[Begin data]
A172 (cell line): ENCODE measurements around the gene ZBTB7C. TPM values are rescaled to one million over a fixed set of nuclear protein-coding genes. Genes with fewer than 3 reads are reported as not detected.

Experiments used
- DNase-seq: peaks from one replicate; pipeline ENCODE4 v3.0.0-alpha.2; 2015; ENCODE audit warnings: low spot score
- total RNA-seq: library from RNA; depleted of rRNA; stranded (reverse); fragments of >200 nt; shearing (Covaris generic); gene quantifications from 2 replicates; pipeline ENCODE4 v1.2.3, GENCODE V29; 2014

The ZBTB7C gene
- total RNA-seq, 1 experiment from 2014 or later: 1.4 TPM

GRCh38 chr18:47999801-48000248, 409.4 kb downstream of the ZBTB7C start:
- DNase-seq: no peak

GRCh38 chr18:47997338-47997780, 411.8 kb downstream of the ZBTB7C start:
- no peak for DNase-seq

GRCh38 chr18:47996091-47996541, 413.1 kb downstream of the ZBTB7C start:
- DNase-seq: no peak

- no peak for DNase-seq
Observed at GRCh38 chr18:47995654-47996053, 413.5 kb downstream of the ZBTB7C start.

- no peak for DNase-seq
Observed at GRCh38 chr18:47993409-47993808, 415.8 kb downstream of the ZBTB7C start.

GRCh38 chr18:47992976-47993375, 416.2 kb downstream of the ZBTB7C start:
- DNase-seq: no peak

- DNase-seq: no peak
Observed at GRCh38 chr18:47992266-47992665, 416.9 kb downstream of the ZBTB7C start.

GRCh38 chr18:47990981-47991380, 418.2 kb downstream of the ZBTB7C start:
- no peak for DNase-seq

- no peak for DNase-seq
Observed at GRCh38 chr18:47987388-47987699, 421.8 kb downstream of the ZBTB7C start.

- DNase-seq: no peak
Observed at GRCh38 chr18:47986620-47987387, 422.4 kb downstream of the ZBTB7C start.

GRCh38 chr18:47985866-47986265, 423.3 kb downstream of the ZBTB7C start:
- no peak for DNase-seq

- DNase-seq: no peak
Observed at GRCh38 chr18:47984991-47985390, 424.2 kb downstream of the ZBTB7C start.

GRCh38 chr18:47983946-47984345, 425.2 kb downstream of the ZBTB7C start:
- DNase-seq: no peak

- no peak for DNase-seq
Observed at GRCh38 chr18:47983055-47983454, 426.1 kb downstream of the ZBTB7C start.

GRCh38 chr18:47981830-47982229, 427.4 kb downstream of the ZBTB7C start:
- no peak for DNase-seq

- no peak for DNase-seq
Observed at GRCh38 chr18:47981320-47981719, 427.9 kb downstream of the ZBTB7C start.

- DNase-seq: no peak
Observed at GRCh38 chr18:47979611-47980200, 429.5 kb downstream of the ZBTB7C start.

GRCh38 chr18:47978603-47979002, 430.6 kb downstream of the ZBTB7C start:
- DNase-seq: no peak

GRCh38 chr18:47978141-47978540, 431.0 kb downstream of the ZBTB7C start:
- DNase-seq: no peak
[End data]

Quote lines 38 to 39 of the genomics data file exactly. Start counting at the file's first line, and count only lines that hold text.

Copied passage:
Observed at GRCh38 chr18:47981320-47981719, 427.9 kb downstream of the ZBTB7C start.

- DNase-seq: no peak